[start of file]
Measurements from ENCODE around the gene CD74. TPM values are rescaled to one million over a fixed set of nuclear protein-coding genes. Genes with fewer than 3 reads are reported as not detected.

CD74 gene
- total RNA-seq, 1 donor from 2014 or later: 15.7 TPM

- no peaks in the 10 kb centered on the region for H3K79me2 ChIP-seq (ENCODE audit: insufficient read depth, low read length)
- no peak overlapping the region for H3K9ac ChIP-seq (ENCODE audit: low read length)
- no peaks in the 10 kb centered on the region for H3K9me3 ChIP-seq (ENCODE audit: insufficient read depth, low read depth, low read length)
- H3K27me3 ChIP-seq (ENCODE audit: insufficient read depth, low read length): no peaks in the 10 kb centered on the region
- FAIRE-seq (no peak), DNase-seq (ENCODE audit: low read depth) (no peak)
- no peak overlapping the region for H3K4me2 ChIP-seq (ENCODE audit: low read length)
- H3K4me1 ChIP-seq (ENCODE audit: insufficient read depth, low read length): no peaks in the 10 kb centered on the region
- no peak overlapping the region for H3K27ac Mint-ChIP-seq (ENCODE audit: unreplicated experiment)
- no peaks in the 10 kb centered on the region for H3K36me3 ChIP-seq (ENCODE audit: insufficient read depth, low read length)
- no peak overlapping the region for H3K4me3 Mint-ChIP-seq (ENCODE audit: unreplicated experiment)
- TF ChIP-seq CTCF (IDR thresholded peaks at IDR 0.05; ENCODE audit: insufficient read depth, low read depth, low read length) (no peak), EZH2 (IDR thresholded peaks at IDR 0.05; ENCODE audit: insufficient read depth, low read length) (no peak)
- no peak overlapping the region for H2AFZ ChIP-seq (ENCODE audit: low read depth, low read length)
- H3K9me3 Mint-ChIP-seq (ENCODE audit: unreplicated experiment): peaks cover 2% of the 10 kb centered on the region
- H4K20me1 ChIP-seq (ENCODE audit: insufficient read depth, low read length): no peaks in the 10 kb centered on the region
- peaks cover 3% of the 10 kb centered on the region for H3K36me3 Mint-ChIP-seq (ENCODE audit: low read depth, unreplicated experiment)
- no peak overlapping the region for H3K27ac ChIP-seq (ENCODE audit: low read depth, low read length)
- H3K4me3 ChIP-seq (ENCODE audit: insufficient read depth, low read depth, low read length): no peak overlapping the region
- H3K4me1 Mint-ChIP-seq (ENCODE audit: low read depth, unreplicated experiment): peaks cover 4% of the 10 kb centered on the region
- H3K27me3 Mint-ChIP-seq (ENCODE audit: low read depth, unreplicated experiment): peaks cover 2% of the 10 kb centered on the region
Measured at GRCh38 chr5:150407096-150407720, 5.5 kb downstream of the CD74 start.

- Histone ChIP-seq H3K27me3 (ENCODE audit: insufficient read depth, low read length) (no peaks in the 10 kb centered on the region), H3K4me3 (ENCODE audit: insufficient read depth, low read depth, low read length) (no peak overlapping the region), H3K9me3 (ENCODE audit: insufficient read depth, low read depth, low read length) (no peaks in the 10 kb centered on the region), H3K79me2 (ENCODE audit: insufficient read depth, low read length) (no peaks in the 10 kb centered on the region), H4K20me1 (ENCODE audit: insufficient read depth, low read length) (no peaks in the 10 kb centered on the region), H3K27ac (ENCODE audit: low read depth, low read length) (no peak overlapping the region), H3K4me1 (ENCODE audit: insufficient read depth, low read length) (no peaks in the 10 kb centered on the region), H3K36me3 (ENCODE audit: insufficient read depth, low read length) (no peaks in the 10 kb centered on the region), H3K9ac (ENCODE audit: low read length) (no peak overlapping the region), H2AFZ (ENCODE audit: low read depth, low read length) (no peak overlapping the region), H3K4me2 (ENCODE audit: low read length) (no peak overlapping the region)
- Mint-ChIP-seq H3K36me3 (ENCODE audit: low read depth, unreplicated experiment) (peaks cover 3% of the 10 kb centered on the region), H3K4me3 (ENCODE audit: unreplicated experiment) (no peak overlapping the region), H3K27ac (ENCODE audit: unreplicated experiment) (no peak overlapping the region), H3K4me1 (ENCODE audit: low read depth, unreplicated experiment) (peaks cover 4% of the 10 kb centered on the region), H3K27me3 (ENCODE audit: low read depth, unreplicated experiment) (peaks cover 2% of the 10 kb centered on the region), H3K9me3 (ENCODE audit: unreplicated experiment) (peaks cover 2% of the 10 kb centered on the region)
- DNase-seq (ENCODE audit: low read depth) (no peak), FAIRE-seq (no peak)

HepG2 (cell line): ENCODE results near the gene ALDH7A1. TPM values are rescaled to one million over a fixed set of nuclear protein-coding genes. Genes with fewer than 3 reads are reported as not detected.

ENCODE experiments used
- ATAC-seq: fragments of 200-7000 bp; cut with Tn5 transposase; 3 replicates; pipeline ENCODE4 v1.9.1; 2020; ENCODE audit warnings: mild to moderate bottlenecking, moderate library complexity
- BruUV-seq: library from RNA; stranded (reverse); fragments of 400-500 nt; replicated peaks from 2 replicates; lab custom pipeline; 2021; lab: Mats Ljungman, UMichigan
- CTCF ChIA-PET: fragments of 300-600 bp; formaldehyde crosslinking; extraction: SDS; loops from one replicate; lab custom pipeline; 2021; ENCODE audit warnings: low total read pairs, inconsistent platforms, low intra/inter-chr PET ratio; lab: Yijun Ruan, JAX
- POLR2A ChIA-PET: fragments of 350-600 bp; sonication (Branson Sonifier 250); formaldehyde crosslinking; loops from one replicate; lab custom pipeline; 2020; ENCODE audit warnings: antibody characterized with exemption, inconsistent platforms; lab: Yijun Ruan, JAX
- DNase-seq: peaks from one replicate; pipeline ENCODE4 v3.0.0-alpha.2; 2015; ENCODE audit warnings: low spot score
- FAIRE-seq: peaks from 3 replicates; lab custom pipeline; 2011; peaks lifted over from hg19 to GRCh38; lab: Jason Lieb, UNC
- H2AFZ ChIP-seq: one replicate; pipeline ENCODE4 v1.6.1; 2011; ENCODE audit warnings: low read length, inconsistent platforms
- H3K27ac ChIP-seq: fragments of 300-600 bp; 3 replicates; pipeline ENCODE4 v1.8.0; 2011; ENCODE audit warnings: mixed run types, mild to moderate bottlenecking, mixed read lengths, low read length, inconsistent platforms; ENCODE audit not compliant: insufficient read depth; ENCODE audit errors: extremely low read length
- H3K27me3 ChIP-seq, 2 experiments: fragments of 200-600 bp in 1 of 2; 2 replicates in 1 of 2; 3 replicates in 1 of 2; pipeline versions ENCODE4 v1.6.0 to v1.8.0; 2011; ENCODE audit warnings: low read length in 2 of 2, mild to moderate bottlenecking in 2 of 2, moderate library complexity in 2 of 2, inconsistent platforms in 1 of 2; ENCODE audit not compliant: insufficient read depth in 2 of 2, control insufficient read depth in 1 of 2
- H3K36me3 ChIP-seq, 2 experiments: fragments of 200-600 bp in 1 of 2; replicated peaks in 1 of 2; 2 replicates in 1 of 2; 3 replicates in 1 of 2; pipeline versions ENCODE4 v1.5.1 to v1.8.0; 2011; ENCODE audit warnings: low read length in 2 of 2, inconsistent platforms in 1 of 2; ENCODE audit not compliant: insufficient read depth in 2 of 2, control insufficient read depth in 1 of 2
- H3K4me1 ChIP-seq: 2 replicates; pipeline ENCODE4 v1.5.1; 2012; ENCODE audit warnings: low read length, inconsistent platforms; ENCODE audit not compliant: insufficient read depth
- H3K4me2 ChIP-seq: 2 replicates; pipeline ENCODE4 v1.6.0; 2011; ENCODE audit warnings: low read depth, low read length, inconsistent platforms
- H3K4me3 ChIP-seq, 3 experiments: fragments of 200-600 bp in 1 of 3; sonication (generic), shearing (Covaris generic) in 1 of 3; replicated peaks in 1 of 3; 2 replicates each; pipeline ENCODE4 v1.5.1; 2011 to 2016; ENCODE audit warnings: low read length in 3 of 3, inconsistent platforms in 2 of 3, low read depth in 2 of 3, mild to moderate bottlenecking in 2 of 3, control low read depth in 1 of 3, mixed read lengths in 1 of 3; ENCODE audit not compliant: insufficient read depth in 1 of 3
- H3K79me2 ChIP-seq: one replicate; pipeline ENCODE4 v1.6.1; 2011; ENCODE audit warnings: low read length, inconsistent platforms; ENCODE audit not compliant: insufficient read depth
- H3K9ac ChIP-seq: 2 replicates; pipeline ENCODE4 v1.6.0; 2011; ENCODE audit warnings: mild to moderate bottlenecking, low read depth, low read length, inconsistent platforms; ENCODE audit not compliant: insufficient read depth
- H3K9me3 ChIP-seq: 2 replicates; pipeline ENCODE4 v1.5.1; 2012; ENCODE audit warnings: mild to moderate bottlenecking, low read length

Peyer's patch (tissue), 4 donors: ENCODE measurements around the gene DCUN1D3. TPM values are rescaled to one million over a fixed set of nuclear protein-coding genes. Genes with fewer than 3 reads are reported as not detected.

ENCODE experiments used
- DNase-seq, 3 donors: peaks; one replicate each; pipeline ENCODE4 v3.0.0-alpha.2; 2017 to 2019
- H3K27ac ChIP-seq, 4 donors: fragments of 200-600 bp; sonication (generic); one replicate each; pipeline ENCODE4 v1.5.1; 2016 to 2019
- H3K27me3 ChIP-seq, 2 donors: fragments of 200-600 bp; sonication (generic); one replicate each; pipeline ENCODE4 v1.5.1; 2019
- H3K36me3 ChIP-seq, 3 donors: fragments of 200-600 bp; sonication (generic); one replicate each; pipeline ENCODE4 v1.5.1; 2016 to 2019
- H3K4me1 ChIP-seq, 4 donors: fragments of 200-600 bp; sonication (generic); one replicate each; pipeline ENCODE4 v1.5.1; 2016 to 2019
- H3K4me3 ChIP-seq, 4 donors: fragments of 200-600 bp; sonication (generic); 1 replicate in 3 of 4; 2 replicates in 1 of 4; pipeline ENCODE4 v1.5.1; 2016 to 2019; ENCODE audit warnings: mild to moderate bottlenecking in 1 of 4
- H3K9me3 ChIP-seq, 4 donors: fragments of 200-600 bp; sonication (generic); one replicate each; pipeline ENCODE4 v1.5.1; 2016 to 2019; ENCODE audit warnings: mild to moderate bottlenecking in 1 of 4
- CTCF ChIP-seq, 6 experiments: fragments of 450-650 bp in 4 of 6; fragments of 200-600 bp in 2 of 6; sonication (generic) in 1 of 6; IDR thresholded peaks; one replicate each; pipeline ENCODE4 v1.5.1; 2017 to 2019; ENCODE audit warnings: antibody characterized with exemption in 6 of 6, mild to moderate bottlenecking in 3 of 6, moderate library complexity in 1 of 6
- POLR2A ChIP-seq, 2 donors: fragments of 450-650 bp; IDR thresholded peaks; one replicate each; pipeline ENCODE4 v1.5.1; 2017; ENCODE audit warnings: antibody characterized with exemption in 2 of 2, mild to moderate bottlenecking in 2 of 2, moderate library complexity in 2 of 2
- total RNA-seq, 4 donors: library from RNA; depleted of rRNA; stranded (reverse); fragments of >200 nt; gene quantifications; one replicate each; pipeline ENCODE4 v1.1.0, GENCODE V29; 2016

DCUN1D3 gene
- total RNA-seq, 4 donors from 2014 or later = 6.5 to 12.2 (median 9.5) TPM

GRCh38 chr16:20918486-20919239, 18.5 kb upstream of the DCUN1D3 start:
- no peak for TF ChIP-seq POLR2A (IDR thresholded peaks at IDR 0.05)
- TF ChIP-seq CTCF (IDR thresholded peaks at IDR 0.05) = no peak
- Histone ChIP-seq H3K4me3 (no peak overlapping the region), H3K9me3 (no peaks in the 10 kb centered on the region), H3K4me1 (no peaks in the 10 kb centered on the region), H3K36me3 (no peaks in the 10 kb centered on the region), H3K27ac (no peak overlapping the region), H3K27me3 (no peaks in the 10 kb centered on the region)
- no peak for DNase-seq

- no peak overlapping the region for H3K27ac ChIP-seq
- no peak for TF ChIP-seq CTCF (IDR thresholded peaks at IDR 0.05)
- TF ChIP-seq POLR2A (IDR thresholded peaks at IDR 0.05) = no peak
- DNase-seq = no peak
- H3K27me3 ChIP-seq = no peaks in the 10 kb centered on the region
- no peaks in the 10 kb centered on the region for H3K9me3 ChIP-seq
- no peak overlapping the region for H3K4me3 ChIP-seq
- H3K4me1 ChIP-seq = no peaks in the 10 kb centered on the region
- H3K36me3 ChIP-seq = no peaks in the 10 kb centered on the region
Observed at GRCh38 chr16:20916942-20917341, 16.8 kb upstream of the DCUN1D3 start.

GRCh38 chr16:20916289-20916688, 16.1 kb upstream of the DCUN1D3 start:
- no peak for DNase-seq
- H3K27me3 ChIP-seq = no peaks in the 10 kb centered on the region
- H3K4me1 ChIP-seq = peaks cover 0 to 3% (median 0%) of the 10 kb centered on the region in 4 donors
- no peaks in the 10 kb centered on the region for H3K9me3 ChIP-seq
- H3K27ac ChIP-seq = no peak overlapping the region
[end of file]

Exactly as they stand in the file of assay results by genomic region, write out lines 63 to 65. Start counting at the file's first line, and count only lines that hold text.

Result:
- no peak for DNase-seq

- no peak overlapping the region for H3K27ac ChIP-seq
- no peak for TF ChIP-seq CTCF (IDR thresholded peaks at IDR 0.05)